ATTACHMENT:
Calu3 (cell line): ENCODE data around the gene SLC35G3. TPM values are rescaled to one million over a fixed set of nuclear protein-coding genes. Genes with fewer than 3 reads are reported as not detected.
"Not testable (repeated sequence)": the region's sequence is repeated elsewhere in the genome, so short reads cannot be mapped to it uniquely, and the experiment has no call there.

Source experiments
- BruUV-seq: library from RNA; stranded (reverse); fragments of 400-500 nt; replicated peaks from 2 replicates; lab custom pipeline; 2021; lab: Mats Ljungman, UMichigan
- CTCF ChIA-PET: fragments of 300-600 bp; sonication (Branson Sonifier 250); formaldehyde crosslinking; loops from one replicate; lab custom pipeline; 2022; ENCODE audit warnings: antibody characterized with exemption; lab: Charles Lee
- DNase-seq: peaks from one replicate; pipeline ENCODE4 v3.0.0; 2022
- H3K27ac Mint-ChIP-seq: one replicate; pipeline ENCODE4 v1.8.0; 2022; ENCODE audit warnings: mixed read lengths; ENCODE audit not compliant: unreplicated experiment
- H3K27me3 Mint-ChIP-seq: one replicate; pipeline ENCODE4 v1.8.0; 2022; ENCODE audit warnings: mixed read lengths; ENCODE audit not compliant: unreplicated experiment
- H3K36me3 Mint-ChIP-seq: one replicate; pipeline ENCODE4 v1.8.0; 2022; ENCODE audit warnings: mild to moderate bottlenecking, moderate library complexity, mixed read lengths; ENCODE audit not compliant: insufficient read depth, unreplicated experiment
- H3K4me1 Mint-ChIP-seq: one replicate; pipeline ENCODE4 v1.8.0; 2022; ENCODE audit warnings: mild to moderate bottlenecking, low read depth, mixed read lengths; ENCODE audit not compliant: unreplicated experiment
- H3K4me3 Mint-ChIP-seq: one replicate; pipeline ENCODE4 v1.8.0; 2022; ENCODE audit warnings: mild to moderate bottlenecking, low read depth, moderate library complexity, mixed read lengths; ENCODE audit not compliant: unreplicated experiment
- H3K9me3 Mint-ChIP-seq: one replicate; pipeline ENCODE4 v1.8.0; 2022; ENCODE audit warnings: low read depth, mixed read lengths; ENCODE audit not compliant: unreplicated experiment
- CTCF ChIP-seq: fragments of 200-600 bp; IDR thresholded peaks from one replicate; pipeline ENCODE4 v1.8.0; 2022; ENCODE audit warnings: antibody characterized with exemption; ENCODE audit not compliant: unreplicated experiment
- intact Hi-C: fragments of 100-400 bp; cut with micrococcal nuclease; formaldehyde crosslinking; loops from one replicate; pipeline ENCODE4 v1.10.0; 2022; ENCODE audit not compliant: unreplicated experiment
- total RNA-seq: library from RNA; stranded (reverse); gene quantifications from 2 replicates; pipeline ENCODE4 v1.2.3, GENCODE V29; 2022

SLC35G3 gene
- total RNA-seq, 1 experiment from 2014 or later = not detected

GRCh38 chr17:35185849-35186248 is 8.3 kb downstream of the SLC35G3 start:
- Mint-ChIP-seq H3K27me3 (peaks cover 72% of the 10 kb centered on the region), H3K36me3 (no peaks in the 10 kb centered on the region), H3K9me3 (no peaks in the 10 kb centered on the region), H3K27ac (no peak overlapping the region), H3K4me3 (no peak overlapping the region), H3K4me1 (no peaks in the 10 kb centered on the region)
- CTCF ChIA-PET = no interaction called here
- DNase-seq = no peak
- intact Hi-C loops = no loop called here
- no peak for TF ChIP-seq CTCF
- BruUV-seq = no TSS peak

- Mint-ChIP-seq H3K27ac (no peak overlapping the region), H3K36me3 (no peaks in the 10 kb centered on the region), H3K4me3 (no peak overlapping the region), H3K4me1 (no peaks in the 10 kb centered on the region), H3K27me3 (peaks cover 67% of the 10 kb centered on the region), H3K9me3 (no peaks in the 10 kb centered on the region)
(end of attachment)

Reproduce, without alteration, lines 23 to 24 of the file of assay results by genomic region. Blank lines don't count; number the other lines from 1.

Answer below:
- no peak for TF ChIP-seq CTCF
- BruUV-seq = no TSS peak